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Turkey: Refusing worship place to Jehovah’s Witnesses breached human rights law


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Authorities in Turkey breached European human rights law by refusing to provide the Mersin and İzmir Jehovah’s Witnesses with an appropriate place of worship.

In today’s Chamber judgment in the case of Association for Solidarity with Jehovah Witnesses and Others v. Turkey (applications nos. 36915/10 and 8606/13) the European Court of Human Rights held, unanimously, that there had been:

a violation of Article 9 (right to freedom of thought, conscience and religion) of the European Convention on Human Rights

As just satisfaction (Article 41), the court held that Turkey was to pay 1,000 euros (EUR) jointly to the applicants in application no. 36915/10 and EUR 1,000 to the applicant association in application no. 8606/13 in respect of nonpecuniary damage, and EUR 4,000 to the applicants jointly in respect of costs and expenses.

On the basis of a law prohibiting the opening of places of worship on sites not designated for that purpose and imposing certain conditions on the building of places of worship, the private premises which the Mersin and İzmir congregations of the Jehovah’s Witnesses had been using were closed by the national authorities and their applications to use those premises as places of worship were rejected.

The congregations were also informed that the local development plans comprised no sites which could be used as places of worship.

The court found in particular that the congregations in question were unable to obtain an appropriate place in which to worship on a regular basis, which amounted to such a direct interference with their freedom of religion that it was neither proportionate to the legitimate aim pursued, that is to say the prevention of disorder, nor necessary in a democratic society.

The court considered that the domestic court had taken no account of the specific needs of a small community of believers and noted that the impugned legislation made no mention of that type of need, whereas, given the small number of adherents, the congregations in question needed not a building with a specific architectural design but a simple meeting room in which to worship, meet and teach their beliefs.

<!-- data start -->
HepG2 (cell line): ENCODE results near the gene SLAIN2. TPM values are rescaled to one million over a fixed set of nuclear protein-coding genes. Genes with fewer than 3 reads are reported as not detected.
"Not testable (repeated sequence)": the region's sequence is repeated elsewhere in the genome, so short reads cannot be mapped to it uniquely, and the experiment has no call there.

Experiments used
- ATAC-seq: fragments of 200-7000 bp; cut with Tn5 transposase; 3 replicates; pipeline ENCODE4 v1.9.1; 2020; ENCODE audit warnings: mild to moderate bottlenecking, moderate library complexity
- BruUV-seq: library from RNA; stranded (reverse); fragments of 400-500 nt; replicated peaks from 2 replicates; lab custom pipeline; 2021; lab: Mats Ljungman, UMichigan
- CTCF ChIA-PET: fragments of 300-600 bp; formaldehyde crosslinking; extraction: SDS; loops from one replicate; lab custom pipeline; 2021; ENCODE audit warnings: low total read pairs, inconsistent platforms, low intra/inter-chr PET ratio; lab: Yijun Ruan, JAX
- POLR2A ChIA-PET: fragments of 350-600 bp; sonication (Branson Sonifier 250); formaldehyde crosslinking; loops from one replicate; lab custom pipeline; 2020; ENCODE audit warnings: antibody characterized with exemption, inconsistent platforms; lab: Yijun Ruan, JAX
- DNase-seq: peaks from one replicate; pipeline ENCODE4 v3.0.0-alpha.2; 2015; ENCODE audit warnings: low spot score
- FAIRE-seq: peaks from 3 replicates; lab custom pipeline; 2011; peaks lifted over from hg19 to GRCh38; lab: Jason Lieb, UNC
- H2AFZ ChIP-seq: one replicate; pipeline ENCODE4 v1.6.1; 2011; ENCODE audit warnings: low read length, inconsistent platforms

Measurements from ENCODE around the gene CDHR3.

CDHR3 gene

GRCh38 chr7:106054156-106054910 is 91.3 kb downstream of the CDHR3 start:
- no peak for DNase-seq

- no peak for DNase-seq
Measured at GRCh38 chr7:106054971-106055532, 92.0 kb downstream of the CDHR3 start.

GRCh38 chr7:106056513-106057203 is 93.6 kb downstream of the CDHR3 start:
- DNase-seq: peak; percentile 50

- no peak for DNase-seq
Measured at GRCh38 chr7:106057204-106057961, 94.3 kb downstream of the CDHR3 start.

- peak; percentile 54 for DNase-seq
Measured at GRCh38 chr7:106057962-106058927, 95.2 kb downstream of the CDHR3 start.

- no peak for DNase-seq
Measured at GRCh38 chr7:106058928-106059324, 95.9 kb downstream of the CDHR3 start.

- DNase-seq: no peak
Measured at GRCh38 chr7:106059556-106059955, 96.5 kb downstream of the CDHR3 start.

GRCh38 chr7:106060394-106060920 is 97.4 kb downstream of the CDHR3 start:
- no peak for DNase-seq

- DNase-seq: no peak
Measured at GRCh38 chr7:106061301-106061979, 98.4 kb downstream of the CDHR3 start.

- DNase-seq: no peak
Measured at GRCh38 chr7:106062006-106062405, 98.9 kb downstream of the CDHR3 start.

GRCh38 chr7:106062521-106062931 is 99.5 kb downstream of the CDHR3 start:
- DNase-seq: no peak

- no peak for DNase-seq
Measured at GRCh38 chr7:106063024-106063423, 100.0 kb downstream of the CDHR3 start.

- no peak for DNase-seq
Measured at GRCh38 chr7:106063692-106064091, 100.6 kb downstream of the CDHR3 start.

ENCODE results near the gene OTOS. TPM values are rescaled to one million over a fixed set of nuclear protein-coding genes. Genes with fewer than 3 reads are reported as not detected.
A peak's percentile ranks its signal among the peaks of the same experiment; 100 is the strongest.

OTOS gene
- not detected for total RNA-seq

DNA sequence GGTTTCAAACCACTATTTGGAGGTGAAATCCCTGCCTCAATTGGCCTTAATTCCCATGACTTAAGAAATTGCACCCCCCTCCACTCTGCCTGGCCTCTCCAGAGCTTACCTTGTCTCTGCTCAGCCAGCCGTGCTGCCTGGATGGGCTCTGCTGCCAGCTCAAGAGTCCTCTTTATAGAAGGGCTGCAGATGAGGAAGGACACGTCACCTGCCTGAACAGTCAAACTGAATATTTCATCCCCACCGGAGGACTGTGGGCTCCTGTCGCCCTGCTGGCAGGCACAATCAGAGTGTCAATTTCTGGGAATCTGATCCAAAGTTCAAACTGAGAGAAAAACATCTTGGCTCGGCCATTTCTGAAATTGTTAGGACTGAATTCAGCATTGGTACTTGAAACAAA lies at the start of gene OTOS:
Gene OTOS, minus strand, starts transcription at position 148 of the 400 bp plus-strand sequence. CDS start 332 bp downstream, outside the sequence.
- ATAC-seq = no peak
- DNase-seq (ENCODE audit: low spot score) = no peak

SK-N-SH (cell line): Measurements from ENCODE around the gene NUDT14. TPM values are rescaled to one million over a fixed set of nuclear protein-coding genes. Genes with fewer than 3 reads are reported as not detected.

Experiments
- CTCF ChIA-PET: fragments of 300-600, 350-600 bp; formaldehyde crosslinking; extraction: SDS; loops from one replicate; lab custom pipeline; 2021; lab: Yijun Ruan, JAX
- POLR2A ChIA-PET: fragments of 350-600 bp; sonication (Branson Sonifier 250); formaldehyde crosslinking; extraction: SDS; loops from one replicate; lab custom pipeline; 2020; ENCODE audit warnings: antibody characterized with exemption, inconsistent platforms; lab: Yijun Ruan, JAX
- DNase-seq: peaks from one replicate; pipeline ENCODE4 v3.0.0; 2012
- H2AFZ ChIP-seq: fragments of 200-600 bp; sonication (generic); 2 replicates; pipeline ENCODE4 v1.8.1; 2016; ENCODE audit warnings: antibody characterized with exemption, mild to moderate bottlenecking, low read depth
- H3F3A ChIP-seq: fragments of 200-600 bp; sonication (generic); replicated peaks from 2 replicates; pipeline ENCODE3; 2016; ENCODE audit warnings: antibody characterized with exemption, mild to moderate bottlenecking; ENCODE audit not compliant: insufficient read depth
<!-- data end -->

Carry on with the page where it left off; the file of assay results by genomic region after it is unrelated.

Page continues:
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      The European Court of Human Rights (ECHR) has ruled that Turkey violated the right to freedom of religion of a group of Jehovah Witnesses in İzmir and Mersin through “direct interference” by refusing to grant them appropriate places of worship. 

      The Association for Solidarity with Jehovah Witnesses and others appealed against the ECHR against Turkey in June 2010 and complained that national authorities refused to grant a place of worship status to their houses of worship while also rejecting their requests to provide access to places of worship. 

      In the appeal, the association claimed Turkey violated the group’s right to freedom of religion (Article 9), right to a fair trial (Article 6) and freedom of assembly and association (Article 11). The group added that they did not benefit from the right to an effective remedy (Article 13) and were discriminated against over their membership to a minority religious community – a violation of prohibition of discrimination (Article 14). 

      The aforementioned difficulties arose from a Turkish Law No. 3194 on Urban Planning which prohibits the opening of places of worship on sites which were designated for other purposes in local development plans.

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      The private premises which were used by Jehovah’s Witnesses in the southern province of Mersin and the Aegean province of İzmir were closed down by authorities for being “unlawful.” Appeals by the believers for the allocation or use of alternative premises as places of worship were also turned down by courts.